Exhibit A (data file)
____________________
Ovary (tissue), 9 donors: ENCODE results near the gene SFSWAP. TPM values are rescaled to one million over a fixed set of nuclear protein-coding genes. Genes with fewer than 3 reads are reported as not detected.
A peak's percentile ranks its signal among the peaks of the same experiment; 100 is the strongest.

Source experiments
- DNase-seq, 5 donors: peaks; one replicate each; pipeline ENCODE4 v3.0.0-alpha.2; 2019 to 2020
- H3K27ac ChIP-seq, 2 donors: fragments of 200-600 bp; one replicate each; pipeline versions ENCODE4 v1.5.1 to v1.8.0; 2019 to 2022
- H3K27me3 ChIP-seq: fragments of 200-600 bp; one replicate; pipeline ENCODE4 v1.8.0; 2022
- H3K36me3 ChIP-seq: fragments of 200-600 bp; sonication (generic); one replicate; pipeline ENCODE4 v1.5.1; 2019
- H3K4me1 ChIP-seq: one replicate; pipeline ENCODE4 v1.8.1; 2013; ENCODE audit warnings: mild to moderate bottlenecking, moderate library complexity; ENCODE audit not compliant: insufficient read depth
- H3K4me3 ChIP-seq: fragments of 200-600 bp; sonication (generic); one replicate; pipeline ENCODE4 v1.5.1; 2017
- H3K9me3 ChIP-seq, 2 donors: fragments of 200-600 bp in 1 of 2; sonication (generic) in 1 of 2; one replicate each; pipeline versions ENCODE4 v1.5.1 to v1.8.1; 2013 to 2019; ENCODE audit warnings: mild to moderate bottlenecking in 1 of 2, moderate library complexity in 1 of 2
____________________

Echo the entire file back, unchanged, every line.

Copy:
Ovary (tissue), 9 donors: ENCODE results near the gene SFSWAP. TPM values are rescaled to one million over a fixed set of nuclear protein-coding genes. Genes with fewer than 3 reads are reported as not detected.
A peak's percentile ranks its signal among the peaks of the same experiment; 100 is the strongest.

Source experiments
- DNase-seq, 5 donors: peaks; one replicate each; pipeline ENCODE4 v3.0.0-alpha.2; 2019 to 2020
- H3K27ac ChIP-seq, 2 donors: fragments of 200-600 bp; one replicate each; pipeline versions ENCODE4 v1.5.1 to v1.8.0; 2019 to 2022
- H3K27me3 ChIP-seq: fragments of 200-600 bp; one replicate; pipeline ENCODE4 v1.8.0; 2022
- H3K36me3 ChIP-seq: fragments of 200-600 bp; sonication (generic); one replicate; pipeline ENCODE4 v1.5.1; 2019
- H3K4me1 ChIP-seq: one replicate; pipeline ENCODE4 v1.8.1; 2013; ENCODE audit warnings: mild to moderate bottlenecking, moderate library complexity; ENCODE audit not compliant: insufficient read depth
- H3K4me3 ChIP-seq: fragments of 200-600 bp; sonication (generic); one replicate; pipeline ENCODE4 v1.5.1; 2017
- H3K9me3 ChIP-seq, 2 donors: fragments of 200-600 bp in 1 of 2; sonication (generic) in 1 of 2; one replicate each; pipeline versions ENCODE4 v1.5.1 to v1.8.1; 2013 to 2019; ENCODE audit warnings: mild to moderate bottlenecking in 1 of 2, moderate library complexity in 1 of 2